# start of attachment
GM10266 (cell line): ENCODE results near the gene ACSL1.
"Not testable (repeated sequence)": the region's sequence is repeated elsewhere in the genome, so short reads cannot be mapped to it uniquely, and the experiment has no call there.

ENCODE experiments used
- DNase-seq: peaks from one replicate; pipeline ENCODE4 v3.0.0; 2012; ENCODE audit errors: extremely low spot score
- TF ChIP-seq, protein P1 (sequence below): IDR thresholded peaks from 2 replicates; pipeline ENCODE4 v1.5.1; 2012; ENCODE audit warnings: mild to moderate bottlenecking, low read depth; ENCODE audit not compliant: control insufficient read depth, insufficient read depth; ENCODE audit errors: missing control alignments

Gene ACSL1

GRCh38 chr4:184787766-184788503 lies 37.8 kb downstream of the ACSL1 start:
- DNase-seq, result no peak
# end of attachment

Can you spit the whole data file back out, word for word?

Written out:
GM10266 (cell line): ENCODE results near the gene ACSL1.
"Not testable (repeated sequence)": the region's sequence is repeated elsewhere in the genome, so short reads cannot be mapped to it uniquely, and the experiment has no call there.

ENCODE experiments used
- DNase-seq: peaks from one replicate; pipeline ENCODE4 v3.0.0; 2012; ENCODE audit errors: extremely low spot score
- TF ChIP-seq, protein P1 (sequence below): IDR thresholded peaks from 2 replicates; pipeline ENCODE4 v1.5.1; 2012; ENCODE audit warnings: mild to moderate bottlenecking, low read depth; ENCODE audit not compliant: control insufficient read depth, insufficient read depth; ENCODE audit errors: missing control alignments

Gene ACSL1

GRCh38 chr4:184787766-184788503 lies 37.8 kb downstream of the ACSL1 start:
- DNase-seq, result no peak